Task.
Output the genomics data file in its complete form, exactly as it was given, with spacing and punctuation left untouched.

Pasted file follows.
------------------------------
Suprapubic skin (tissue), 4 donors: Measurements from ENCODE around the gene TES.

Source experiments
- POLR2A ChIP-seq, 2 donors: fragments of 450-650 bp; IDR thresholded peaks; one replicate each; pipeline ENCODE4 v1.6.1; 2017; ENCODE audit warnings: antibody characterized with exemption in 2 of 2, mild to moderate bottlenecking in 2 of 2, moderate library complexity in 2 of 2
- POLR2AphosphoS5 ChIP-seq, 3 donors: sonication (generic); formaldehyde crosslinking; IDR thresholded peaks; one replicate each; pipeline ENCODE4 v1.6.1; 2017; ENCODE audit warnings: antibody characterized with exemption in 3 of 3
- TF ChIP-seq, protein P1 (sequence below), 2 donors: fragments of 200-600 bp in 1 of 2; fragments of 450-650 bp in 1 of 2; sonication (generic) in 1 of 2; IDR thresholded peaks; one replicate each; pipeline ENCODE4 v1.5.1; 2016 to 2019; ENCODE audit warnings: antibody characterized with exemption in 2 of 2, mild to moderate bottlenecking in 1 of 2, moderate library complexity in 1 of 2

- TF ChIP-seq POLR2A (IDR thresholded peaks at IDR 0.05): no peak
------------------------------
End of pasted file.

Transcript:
Suprapubic skin (tissue), 4 donors: Measurements from ENCODE around the gene TES.

Source experiments
- POLR2A ChIP-seq, 2 donors: fragments of 450-650 bp; IDR thresholded peaks; one replicate each; pipeline ENCODE4 v1.6.1; 2017; ENCODE audit warnings: antibody characterized with exemption in 2 of 2, mild to moderate bottlenecking in 2 of 2, moderate library complexity in 2 of 2
- POLR2AphosphoS5 ChIP-seq, 3 donors: sonication (generic); formaldehyde crosslinking; IDR thresholded peaks; one replicate each; pipeline ENCODE4 v1.6.1; 2017; ENCODE audit warnings: antibody characterized with exemption in 3 of 3
- TF ChIP-seq, protein P1 (sequence below), 2 donors: fragments of 200-600 bp in 1 of 2; fragments of 450-650 bp in 1 of 2; sonication (generic) in 1 of 2; IDR thresholded peaks; one replicate each; pipeline ENCODE4 v1.5.1; 2016 to 2019; ENCODE audit warnings: antibody characterized with exemption in 2 of 2, mild to moderate bottlenecking in 1 of 2, moderate library complexity in 1 of 2

- TF ChIP-seq POLR2A (IDR thresholded peaks at IDR 0.05): no peak